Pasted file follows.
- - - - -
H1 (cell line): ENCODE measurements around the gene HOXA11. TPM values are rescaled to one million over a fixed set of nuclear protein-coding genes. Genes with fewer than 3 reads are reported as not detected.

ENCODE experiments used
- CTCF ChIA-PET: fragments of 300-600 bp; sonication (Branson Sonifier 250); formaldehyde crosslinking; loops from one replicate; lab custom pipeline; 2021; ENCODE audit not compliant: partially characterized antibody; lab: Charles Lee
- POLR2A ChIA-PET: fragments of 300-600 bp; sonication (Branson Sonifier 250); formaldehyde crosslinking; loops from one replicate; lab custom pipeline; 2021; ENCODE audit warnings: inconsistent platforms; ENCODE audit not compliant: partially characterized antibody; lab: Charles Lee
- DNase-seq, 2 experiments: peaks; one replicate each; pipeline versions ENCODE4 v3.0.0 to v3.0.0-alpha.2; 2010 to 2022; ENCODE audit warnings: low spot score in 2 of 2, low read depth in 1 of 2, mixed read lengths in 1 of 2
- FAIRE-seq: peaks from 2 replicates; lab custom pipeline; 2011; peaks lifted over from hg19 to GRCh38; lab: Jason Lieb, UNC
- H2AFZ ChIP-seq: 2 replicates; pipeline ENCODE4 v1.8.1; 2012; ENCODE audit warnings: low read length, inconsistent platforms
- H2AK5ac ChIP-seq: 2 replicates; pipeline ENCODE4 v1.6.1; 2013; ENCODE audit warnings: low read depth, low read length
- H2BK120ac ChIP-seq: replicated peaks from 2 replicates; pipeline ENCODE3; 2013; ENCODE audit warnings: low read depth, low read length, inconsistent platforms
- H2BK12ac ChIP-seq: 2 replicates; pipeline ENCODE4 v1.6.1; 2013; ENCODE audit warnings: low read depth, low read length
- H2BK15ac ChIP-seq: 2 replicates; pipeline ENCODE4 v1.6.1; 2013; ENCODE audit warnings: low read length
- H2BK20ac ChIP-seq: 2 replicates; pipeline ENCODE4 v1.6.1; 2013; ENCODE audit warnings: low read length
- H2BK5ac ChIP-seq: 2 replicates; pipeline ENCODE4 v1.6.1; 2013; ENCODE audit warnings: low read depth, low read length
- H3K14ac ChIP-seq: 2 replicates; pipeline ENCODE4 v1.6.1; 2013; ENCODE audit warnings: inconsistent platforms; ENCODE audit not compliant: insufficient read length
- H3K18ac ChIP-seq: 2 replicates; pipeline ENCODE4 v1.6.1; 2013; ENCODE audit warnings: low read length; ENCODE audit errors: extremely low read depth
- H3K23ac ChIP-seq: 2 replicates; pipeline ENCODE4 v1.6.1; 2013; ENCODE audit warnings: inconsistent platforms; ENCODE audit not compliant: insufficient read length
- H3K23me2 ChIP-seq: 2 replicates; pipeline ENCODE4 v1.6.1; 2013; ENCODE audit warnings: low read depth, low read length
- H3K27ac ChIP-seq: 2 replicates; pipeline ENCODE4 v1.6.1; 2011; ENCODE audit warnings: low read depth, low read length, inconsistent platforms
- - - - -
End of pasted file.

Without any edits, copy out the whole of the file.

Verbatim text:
H1 (cell line): ENCODE measurements around the gene HOXA11. TPM values are rescaled to one million over a fixed set of nuclear protein-coding genes. Genes with fewer than 3 reads are reported as not detected.

ENCODE experiments used
- CTCF ChIA-PET: fragments of 300-600 bp; sonication (Branson Sonifier 250); formaldehyde crosslinking; loops from one replicate; lab custom pipeline; 2021; ENCODE audit not compliant: partially characterized antibody; lab: Charles Lee
- POLR2A ChIA-PET: fragments of 300-600 bp; sonication (Branson Sonifier 250); formaldehyde crosslinking; loops from one replicate; lab custom pipeline; 2021; ENCODE audit warnings: inconsistent platforms; ENCODE audit not compliant: partially characterized antibody; lab: Charles Lee
- DNase-seq, 2 experiments: peaks; one replicate each; pipeline versions ENCODE4 v3.0.0 to v3.0.0-alpha.2; 2010 to 2022; ENCODE audit warnings: low spot score in 2 of 2, low read depth in 1 of 2, mixed read lengths in 1 of 2
- FAIRE-seq: peaks from 2 replicates; lab custom pipeline; 2011; peaks lifted over from hg19 to GRCh38; lab: Jason Lieb, UNC
- H2AFZ ChIP-seq: 2 replicates; pipeline ENCODE4 v1.8.1; 2012; ENCODE audit warnings: low read length, inconsistent platforms
- H2AK5ac ChIP-seq: 2 replicates; pipeline ENCODE4 v1.6.1; 2013; ENCODE audit warnings: low read depth, low read length
- H2BK120ac ChIP-seq: replicated peaks from 2 replicates; pipeline ENCODE3; 2013; ENCODE audit warnings: low read depth, low read length, inconsistent platforms
- H2BK12ac ChIP-seq: 2 replicates; pipeline ENCODE4 v1.6.1; 2013; ENCODE audit warnings: low read depth, low read length
- H2BK15ac ChIP-seq: 2 replicates; pipeline ENCODE4 v1.6.1; 2013; ENCODE audit warnings: low read length
- H2BK20ac ChIP-seq: 2 replicates; pipeline ENCODE4 v1.6.1; 2013; ENCODE audit warnings: low read length
- H2BK5ac ChIP-seq: 2 replicates; pipeline ENCODE4 v1.6.1; 2013; ENCODE audit warnings: low read depth, low read length
- H3K14ac ChIP-seq: 2 replicates; pipeline ENCODE4 v1.6.1; 2013; ENCODE audit warnings: inconsistent platforms; ENCODE audit not compliant: insufficient read length
- H3K18ac ChIP-seq: 2 replicates; pipeline ENCODE4 v1.6.1; 2013; ENCODE audit warnings: low read length; ENCODE audit errors: extremely low read depth
- H3K23ac ChIP-seq: 2 replicates; pipeline ENCODE4 v1.6.1; 2013; ENCODE audit warnings: inconsistent platforms; ENCODE audit not compliant: insufficient read length
- H3K23me2 ChIP-seq: 2 replicates; pipeline ENCODE4 v1.6.1; 2013; ENCODE audit warnings: low read depth, low read length
- H3K27ac ChIP-seq: 2 replicates; pipeline ENCODE4 v1.6.1; 2011; ENCODE audit warnings: low read depth, low read length, inconsistent platforms